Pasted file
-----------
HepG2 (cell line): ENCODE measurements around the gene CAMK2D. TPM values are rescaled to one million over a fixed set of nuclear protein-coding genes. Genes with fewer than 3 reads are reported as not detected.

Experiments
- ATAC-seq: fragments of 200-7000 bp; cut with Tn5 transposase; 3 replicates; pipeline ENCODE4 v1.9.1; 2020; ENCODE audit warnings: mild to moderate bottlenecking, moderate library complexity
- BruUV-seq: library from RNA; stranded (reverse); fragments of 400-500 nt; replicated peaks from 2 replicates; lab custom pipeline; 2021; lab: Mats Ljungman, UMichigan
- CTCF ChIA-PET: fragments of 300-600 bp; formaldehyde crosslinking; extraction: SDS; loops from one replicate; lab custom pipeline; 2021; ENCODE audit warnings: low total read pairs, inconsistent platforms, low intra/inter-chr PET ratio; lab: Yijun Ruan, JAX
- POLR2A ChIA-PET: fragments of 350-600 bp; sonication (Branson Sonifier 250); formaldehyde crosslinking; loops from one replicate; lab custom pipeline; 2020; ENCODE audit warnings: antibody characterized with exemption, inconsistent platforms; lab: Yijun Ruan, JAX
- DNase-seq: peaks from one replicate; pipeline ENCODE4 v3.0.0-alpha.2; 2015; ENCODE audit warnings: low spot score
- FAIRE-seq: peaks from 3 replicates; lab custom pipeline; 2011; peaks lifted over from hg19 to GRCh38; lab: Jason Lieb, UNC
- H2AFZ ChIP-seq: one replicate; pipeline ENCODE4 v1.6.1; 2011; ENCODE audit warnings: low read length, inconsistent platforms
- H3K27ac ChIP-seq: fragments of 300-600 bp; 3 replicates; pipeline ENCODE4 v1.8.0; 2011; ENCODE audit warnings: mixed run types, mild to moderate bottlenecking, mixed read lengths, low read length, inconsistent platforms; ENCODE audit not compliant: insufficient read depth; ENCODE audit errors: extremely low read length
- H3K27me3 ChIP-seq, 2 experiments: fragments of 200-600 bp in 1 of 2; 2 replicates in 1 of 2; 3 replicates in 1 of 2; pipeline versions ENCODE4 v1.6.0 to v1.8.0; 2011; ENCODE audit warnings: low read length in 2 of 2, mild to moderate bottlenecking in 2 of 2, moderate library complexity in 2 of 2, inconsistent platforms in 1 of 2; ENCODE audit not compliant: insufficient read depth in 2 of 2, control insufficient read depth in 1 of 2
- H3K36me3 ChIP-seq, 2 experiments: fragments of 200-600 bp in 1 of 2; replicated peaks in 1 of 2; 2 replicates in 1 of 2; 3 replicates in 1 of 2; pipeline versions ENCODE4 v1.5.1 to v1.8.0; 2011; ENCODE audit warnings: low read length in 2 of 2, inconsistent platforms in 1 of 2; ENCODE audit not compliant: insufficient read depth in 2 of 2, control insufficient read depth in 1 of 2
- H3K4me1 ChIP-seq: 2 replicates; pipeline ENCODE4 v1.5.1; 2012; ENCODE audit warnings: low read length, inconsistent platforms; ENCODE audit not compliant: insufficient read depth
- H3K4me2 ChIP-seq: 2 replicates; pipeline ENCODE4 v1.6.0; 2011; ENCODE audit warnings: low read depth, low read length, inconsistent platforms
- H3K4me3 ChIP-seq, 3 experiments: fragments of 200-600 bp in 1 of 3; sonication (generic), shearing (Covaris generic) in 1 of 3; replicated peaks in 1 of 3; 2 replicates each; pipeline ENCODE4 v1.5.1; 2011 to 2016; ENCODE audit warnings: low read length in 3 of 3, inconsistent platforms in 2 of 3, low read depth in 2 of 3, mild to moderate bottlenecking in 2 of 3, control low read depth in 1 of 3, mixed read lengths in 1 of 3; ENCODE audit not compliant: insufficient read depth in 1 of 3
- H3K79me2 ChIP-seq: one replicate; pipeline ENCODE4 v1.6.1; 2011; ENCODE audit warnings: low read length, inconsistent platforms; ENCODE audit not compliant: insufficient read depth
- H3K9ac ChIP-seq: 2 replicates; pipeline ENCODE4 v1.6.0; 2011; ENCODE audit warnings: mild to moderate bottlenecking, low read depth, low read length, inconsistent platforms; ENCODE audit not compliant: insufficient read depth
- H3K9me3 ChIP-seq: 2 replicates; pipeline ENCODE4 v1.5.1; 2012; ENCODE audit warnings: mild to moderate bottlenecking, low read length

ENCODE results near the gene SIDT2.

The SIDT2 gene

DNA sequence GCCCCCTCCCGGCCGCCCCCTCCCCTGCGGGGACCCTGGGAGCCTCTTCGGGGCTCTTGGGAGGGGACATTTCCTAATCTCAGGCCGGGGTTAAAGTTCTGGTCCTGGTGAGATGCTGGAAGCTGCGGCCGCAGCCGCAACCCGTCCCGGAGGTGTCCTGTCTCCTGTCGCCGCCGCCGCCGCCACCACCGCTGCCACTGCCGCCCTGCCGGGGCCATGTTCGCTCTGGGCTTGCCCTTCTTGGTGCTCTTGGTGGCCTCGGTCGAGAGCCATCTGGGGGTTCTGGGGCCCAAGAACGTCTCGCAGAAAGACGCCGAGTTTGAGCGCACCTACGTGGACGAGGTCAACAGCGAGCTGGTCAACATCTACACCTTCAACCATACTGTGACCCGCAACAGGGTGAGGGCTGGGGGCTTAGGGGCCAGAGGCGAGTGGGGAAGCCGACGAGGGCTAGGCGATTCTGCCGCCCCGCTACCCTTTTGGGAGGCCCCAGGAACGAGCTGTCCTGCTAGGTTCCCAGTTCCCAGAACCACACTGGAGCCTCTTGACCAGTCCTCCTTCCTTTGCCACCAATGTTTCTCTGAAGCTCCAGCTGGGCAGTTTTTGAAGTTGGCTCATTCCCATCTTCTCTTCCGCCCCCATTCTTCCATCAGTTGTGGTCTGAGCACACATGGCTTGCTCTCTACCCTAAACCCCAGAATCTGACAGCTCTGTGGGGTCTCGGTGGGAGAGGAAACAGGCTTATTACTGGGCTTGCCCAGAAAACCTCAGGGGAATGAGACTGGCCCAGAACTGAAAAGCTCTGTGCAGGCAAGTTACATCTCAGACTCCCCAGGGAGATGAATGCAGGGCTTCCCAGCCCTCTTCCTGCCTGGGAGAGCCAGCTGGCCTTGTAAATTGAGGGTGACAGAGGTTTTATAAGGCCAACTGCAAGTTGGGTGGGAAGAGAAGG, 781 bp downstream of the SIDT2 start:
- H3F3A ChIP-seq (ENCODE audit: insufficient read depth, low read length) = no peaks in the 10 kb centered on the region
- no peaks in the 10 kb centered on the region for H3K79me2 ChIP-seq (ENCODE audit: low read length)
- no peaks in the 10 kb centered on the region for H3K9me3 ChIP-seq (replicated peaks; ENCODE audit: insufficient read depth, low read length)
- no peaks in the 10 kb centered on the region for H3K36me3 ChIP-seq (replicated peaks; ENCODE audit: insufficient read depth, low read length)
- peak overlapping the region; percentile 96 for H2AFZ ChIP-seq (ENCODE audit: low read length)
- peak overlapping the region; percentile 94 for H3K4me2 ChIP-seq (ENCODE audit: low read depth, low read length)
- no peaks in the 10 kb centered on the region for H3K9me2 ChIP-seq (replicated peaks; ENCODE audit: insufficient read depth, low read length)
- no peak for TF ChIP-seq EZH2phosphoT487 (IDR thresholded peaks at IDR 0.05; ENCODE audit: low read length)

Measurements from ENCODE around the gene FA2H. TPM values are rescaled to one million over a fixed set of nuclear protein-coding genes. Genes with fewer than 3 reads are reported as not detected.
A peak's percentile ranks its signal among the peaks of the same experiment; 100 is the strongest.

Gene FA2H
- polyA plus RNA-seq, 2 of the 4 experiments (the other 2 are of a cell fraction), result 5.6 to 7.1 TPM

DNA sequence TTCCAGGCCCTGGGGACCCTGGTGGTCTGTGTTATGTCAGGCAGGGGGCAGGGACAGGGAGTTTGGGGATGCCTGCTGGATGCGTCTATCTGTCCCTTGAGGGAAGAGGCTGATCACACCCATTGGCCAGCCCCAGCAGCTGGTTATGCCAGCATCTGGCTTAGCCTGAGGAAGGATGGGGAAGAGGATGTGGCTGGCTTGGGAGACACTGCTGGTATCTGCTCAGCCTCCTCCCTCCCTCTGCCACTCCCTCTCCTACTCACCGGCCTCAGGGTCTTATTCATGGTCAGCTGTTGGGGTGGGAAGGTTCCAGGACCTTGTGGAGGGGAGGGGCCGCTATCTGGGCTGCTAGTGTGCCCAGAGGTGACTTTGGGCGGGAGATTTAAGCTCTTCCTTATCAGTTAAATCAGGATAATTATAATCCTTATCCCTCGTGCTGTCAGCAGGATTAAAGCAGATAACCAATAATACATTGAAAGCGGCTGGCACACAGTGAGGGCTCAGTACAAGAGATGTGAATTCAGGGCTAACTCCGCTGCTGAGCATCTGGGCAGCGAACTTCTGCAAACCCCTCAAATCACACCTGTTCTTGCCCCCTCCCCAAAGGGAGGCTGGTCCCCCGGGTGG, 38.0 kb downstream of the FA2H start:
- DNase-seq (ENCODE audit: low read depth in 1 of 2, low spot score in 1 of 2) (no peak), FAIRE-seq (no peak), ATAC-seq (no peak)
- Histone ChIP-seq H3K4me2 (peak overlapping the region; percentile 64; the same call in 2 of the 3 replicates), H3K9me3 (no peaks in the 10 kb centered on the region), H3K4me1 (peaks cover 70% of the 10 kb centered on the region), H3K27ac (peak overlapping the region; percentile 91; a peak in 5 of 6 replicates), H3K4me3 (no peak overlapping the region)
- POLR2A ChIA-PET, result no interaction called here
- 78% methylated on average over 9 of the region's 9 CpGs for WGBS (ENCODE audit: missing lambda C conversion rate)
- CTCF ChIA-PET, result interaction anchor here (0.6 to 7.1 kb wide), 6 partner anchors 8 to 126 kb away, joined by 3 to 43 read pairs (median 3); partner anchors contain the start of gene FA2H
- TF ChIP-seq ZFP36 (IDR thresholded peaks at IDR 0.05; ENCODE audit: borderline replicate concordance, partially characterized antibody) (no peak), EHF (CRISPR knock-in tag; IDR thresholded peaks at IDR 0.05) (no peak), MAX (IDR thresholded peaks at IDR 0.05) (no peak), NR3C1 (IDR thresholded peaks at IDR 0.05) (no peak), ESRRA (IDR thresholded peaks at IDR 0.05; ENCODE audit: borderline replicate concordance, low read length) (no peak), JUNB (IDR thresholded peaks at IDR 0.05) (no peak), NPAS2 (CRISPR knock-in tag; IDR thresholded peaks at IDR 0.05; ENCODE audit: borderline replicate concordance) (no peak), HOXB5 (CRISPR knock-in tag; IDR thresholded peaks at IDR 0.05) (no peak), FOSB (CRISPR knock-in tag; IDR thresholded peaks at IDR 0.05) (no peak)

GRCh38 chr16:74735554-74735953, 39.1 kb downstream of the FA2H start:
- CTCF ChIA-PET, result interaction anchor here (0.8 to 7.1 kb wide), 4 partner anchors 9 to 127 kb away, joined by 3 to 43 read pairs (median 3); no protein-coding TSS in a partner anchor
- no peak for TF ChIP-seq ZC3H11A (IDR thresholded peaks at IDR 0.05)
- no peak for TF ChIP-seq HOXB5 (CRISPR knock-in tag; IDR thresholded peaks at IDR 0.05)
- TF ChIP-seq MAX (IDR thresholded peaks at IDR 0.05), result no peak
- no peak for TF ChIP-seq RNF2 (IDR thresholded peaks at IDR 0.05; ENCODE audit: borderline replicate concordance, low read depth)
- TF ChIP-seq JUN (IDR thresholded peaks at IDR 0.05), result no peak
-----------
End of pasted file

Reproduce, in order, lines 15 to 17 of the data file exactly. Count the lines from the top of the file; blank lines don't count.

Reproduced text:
- H3K4me3 ChIP-seq, 3 experiments: fragments of 200-600 bp in 1 of 3; sonication (generic), shearing (Covaris generic) in 1 of 3; replicated peaks in 1 of 3; 2 replicates each; pipeline ENCODE4 v1.5.1; 2011 to 2016; ENCODE audit warnings: low read length in 3 of 3, inconsistent platforms in 2 of 3, low read depth in 2 of 3, mild to moderate bottlenecking in 2 of 3, control low read depth in 1 of 3, mixed read lengths in 1 of 3; ENCODE audit not compliant: insufficient read depth in 1 of 3
- H3K79me2 ChIP-seq: one replicate; pipeline ENCODE4 v1.6.1; 2011; ENCODE audit warnings: low read length, inconsistent platforms; ENCODE audit not compliant: insufficient read depth
- H3K9ac ChIP-seq: 2 replicates; pipeline ENCODE4 v1.6.0; 2011; ENCODE audit warnings: mild to moderate bottlenecking, low read depth, low read length, inconsistent platforms; ENCODE audit not compliant: insufficient read depth